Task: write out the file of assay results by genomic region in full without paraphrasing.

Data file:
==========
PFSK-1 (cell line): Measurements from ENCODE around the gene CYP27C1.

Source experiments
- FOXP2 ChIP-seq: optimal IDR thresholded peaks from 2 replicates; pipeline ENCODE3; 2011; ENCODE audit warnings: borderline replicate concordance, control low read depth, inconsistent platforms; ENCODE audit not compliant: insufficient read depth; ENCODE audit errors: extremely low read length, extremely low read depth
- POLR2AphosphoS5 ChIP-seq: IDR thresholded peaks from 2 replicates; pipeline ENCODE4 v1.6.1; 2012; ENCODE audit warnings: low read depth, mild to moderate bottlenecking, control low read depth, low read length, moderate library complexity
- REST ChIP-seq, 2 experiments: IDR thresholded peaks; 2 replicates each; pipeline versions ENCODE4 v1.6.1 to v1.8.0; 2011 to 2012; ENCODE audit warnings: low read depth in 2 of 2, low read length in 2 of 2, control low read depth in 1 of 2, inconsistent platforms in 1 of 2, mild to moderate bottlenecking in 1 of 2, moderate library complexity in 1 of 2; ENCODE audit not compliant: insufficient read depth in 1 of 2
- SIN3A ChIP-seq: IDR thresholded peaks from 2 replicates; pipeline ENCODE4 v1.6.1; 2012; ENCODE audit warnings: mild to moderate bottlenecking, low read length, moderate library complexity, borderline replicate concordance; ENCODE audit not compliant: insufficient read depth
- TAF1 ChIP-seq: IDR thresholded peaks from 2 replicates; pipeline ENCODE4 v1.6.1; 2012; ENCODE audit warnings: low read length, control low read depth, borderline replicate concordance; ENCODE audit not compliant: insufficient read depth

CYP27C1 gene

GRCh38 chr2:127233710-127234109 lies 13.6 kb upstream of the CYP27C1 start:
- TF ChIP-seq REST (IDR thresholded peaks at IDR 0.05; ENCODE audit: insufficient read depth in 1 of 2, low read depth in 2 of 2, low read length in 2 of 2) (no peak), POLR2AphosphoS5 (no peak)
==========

PFSK-1 (cell line): Measurements from ENCODE around the gene CYP27C1.

Source experiments
- FOXP2 ChIP-seq: optimal IDR thresholded peaks from 2 replicates; pipeline ENCODE3; 2011; ENCODE audit warnings: borderline replicate concordance, control low read depth, inconsistent platforms; ENCODE audit not compliant: insufficient read depth; ENCODE audit errors: extremely low read length, extremely low read depth
- POLR2AphosphoS5 ChIP-seq: IDR thresholded peaks from 2 replicates; pipeline ENCODE4 v1.6.1; 2012; ENCODE audit warnings: low read depth, mild to moderate bottlenecking, control low read depth, low read length, moderate library complexity
- REST ChIP-seq, 2 experiments: IDR thresholded peaks; 2 replicates each; pipeline versions ENCODE4 v1.6.1 to v1.8.0; 2011 to 2012; ENCODE audit warnings: low read depth in 2 of 2, low read length in 2 of 2, control low read depth in 1 of 2, inconsistent platforms in 1 of 2, mild to moderate bottlenecking in 1 of 2, moderate library complexity in 1 of 2; ENCODE audit not compliant: insufficient read depth in 1 of 2
- SIN3A ChIP-seq: IDR thresholded peaks from 2 replicates; pipeline ENCODE4 v1.6.1; 2012; ENCODE audit warnings: mild to moderate bottlenecking, low read length, moderate library complexity, borderline replicate concordance; ENCODE audit not compliant: insufficient read depth
- TAF1 ChIP-seq: IDR thresholded peaks from 2 replicates; pipeline ENCODE4 v1.6.1; 2012; ENCODE audit warnings: low read length, control low read depth, borderline replicate concordance; ENCODE audit not compliant: insufficient read depth

CYP27C1 gene

GRCh38 chr2:127233710-127234109 lies 13.6 kb upstream of the CYP27C1 start:
- TF ChIP-seq REST (IDR thresholded peaks at IDR 0.05; ENCODE audit: insufficient read depth in 1 of 2, low read depth in 2 of 2, low read length in 2 of 2) (no peak), POLR2AphosphoS5 (no peak)